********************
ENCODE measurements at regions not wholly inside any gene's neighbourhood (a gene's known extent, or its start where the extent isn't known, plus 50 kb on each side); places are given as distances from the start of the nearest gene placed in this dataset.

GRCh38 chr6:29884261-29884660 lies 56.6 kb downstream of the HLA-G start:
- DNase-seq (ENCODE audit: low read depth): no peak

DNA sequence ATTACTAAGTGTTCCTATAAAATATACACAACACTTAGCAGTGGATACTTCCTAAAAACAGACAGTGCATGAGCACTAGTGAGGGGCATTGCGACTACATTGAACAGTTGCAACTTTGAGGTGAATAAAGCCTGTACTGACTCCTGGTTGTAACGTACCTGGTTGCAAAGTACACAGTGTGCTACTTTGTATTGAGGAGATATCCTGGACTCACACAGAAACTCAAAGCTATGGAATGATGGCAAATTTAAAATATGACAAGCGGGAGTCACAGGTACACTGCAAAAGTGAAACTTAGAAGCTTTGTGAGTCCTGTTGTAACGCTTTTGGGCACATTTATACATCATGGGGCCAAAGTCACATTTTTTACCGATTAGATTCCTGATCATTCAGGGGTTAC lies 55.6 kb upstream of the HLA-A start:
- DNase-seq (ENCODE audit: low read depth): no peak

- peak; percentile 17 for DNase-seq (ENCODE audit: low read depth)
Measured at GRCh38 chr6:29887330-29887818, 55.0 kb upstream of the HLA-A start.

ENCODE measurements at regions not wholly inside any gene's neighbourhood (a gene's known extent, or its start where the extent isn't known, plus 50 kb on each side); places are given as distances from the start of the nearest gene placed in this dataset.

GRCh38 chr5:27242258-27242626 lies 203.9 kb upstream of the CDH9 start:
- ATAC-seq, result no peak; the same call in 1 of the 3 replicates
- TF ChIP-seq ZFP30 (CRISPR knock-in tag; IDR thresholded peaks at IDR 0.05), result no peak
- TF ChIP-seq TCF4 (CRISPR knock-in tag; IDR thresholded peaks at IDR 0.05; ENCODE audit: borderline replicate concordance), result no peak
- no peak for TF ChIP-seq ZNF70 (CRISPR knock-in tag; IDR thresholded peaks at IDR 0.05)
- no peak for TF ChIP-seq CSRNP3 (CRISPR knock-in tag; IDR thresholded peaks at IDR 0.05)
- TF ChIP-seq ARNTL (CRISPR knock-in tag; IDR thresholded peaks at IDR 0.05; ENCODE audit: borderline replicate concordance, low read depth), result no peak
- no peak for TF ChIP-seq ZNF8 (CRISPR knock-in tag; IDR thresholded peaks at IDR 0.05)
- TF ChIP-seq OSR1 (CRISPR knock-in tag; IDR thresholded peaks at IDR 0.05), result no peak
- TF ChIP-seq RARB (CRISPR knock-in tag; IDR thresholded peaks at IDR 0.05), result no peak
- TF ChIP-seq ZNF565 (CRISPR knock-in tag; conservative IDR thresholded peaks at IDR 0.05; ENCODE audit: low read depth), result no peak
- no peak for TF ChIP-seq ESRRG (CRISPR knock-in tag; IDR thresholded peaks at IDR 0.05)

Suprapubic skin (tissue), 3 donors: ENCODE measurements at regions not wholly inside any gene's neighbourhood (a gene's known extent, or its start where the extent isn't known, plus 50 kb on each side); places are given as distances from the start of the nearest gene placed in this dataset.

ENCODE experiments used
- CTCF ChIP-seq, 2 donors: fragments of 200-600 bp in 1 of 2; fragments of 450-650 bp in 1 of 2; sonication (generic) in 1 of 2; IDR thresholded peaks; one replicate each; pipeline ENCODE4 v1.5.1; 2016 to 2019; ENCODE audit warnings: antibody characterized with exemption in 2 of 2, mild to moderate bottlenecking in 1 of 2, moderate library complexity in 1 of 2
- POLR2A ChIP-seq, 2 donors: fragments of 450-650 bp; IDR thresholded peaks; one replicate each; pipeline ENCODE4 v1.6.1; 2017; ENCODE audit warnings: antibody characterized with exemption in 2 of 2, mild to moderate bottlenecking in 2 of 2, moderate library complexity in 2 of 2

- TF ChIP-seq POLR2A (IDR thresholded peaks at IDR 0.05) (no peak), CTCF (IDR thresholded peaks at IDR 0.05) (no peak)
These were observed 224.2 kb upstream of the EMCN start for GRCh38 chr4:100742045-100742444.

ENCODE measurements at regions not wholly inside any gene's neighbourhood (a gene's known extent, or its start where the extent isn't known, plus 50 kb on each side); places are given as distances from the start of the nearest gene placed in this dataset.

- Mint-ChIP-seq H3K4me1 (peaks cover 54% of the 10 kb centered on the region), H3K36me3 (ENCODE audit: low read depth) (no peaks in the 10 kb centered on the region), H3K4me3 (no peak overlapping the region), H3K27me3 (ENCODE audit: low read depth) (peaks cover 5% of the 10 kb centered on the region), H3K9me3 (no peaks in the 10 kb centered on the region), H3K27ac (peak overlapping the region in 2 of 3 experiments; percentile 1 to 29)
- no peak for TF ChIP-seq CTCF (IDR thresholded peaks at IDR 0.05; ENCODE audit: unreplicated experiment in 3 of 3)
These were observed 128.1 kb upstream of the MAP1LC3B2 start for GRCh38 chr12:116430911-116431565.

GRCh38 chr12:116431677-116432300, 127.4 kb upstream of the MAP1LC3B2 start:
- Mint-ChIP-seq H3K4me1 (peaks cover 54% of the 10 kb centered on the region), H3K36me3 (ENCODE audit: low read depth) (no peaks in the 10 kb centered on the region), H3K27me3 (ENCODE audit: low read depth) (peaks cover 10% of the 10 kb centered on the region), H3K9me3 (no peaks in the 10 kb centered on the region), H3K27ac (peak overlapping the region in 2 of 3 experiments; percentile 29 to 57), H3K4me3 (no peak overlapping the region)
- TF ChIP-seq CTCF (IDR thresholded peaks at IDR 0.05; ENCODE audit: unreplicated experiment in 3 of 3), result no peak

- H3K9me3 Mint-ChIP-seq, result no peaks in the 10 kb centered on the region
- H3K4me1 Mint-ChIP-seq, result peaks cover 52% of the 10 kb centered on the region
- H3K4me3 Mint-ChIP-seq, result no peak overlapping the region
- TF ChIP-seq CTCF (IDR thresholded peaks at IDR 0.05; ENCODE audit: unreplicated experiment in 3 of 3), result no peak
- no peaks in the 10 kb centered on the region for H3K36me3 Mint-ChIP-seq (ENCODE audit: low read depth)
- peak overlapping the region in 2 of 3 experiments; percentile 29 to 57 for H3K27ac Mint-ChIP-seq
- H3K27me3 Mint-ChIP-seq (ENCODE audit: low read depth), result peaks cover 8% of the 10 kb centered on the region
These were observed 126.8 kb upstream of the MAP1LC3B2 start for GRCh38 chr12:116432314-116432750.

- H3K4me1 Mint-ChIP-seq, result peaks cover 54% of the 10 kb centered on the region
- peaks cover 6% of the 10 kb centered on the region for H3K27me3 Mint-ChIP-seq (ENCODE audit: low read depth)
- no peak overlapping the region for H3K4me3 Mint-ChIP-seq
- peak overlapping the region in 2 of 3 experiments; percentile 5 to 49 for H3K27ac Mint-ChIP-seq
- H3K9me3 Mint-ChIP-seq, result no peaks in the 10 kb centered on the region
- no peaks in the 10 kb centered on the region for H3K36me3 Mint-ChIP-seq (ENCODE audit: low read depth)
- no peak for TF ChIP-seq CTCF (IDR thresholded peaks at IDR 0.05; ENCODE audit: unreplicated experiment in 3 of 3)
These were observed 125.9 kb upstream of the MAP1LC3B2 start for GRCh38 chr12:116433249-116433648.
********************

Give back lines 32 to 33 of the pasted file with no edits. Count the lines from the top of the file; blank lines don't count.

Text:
- Mint-ChIP-seq H3K4me1 (peaks cover 54% of the 10 kb centered on the region), H3K36me3 (ENCODE audit: low read depth) (no peaks in the 10 kb centered on the region), H3K27me3 (ENCODE audit: low read depth) (peaks cover 10% of the 10 kb centered on the region), H3K9me3 (no peaks in the 10 kb centered on the region), H3K27ac (peak overlapping the region in 2 of 3 experiments; percentile 29 to 57), H3K4me3 (no peak overlapping the region)
- TF ChIP-seq CTCF (IDR thresholded peaks at IDR 0.05; ENCODE audit: unreplicated experiment in 3 of 3), result no peak